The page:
But where it really excels is responding to unexpected situations like a hare popping up in a field, or a buzzard being mobbed by crows. There are plenty of times I have suddenly stopped my car and leaped out to try and capture what is occurring in front of my eyes. This is another area where size and weight make the difference.
It does not feel like I am trying to slowly turn around a lumbering tank to aim at a target, as with a massive full-frame set-up. Size really does matter and the lens’s nimbleness is matched by superbly responsive AF.
None of the specs or the efforts Olympus made to bring this lens down in size and weight would matter if it did not deliver high- quality images. It did take me a couple of weeks to get used to the form factor and understand how the lens worked, but after that, I quickly stopped using my 300mm f/4, although I have kept my 40-150mm f/2.8 for butterflies.
A fair few Olympus shooters pair this lens with the E-M1X, and it is a nicely balanced combo, but my main goal if I am out all day shooting is to carry the lightest rig possible and for this the E-M1 Mark III better suits my needs.
Two things stand out in particular. Firstly, the extra reach. With one flick of a finger, the 1.25x converter is engaged and I suddenly have 1000mm equivalent reach handheld. Distant birds hidden in a tree can now become detailed portraits and a faraway bird in flight suddenly looks a lot nearer.
Secondly, the zoom has saved my bacon several times when suddenly, there is wildlife much closer to me, or I am worried about clipping birds’ wings as they take off. My field of view can be adjusted quickly on the fly, an option that was obviously not available with the 300mm f/4.
Of course, the proof of all this technological advancement is in the pudding. How do the raw files stack up in Lightroom? The answer is very pleasing.
The images, when exposed properly, have great definition, contrast and detail. Surprisingly, going from f/4 on the 300mm to f/4.5 at 400mm gives me both extra reach and a tiny bit more depth of field, which is useful for birds in action. The weather-sealing has meant I have gone out in torrential rain and not worried about my set-up for a second.
I do feel that Olympus built this lens to be as rugged and reliable as its counterparts and to deliver stellar performance, which it does in spades. The images have proved to be easily good enough for my media work in magazines and for the national papers.
The Olympus 150-400mm F4.5 TC1.25x IS Pro really is a case of you get what you pay for. It’s an incredibly lightweight, blazingly fast-focusing, seriously sharp, highly engineered marvel of miniaturisation with an equivalent reach that ranges from 300mm all the way to 2000mm with a 2x teleconverter added.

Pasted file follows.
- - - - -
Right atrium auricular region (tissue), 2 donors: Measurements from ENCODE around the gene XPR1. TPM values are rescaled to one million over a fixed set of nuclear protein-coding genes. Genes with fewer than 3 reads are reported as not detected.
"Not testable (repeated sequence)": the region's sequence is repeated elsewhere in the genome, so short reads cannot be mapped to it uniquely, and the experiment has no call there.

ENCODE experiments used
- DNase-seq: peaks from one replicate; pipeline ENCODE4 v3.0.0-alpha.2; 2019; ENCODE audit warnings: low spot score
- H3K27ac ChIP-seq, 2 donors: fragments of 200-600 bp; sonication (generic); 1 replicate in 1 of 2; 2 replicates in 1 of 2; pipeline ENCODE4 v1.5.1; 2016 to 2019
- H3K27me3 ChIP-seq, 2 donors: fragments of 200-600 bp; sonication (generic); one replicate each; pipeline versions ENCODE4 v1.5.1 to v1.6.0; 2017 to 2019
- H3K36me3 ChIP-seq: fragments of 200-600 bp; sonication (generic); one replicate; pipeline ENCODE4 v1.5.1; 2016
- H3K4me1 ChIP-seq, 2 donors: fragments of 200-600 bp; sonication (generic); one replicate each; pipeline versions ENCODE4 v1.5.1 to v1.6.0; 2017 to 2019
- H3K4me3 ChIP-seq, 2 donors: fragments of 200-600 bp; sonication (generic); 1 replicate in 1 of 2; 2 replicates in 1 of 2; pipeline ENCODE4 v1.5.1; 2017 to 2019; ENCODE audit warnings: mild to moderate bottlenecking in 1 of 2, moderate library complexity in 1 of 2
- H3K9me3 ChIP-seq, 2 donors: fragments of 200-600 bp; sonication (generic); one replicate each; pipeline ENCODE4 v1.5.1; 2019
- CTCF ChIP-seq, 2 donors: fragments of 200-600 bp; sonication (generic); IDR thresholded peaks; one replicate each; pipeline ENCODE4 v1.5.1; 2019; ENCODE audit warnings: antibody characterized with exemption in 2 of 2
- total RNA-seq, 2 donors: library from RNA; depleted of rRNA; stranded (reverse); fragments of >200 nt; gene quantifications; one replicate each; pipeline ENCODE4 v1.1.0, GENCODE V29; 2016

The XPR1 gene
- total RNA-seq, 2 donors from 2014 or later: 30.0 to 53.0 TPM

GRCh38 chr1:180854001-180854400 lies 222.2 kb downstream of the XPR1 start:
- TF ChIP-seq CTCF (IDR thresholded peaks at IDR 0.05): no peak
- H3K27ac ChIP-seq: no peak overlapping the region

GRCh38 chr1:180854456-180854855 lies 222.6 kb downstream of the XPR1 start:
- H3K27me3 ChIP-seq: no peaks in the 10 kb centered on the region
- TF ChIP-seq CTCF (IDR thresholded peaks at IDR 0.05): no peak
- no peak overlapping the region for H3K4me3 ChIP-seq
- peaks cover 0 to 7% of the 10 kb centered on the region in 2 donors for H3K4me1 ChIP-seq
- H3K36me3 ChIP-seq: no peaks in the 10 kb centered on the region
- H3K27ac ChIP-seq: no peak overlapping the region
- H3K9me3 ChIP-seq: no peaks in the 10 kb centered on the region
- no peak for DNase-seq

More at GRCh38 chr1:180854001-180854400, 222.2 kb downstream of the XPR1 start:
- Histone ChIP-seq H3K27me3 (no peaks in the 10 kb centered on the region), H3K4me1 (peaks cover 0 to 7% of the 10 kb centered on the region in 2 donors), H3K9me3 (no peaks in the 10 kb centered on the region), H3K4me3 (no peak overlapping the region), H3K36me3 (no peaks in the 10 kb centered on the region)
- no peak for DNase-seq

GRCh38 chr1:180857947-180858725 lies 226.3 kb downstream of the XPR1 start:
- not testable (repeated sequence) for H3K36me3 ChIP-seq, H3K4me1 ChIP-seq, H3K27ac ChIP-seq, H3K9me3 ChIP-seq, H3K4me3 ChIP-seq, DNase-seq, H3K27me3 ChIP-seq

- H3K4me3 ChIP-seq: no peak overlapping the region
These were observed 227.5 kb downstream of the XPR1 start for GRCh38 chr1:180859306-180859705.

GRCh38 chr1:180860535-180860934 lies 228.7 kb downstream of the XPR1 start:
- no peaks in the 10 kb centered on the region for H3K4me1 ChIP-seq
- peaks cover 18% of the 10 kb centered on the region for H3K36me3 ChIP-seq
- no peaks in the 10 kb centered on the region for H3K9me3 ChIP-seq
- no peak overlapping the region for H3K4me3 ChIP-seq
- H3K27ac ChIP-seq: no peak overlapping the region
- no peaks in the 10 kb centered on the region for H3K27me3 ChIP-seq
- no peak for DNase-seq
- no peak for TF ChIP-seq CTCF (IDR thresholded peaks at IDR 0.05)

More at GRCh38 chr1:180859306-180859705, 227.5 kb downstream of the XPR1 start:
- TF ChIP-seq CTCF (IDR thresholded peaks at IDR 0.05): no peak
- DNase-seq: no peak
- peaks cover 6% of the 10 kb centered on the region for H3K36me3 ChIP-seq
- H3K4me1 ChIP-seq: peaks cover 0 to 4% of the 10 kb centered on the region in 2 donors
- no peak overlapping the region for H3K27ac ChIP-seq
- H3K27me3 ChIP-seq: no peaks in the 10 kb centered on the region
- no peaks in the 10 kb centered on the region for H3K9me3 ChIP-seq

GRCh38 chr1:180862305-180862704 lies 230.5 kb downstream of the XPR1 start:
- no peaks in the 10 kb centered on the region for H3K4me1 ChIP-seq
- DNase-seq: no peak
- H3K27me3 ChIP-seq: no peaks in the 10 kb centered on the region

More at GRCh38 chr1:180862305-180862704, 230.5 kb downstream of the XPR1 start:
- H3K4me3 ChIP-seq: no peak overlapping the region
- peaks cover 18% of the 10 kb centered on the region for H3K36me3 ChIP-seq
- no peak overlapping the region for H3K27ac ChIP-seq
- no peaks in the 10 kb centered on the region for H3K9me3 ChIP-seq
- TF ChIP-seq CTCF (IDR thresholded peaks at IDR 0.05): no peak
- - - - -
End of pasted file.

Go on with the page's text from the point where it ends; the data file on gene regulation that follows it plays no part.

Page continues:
For stalking wildlife it is both subtle and small and I am sure this would carry over to sports shooting. The quality of the results has been easily good enough for publication, as well as for my ongoing commission for the National Trust. This lens now stays on my E-M1 Mark III or E-M1X all the time, and I look forward to travelling with such an easy to pack and carry set-up. Now we just need an updated body and sensor that can take the lens to its limits.
Using the 150-400 with teleconverters
This lens is compatible with Olympus’s MC-14 and MC-20 1.4x and 2x teleconverters, which lead to a 1400mm equivalent lens at f/8 or a whopping 2000mm at f/11, still with full AF functionality. The converters are small, lightweight and genuinely useful. Indeed this level of reach is a game-changer: the 1.4x got me in close to a sitting hare, with the image quality nearly perfect.
Put on the 2x and the results are surprisingly sharp, although diffraction will make a difference, as will heat haze over long distances. But I still managed to photograph a pair of barn owls from far enough away not to disturb them. Such reach can also be useful for extreme moon and sun shots, making them appear large in the frame and within the context of the landscape.
I had never thought to aim for a man in the moon shot before, but this lens opens up new and extraordinary possibilities. You can still handhold at such extreme focal lengths, but a helpful fence post, or sitting down with the use of a knee as an improvised tripod, will give you more stabilisation. As ever with Olympus, the image stabilisation is absolutely fantastic, but at 2000mm things can get shaky.
There is no getting round the fact that this is an expensive lens, although put up against full-frame equivalents like the Canon 200-400mm f/4, it’s a steal. But Olympus also recently introduced a more budget-friendly alternative, the M.Zuiko Digital ED 100-400mm f/5-6.3 IS.
I borrowed a copy for the purposes of this article and given the £1,099 price, it’s surprisingly sharp at both ends and can produce some fantastic images in good light. There is also the M.Zuiko Digital ED 300mm f/4 IS Pro at £2,249, which was my go-to lens for three years. This is an amazing wildlife lens that takes the 1.4x and 2x teleconverters, and is both compact and lightweight.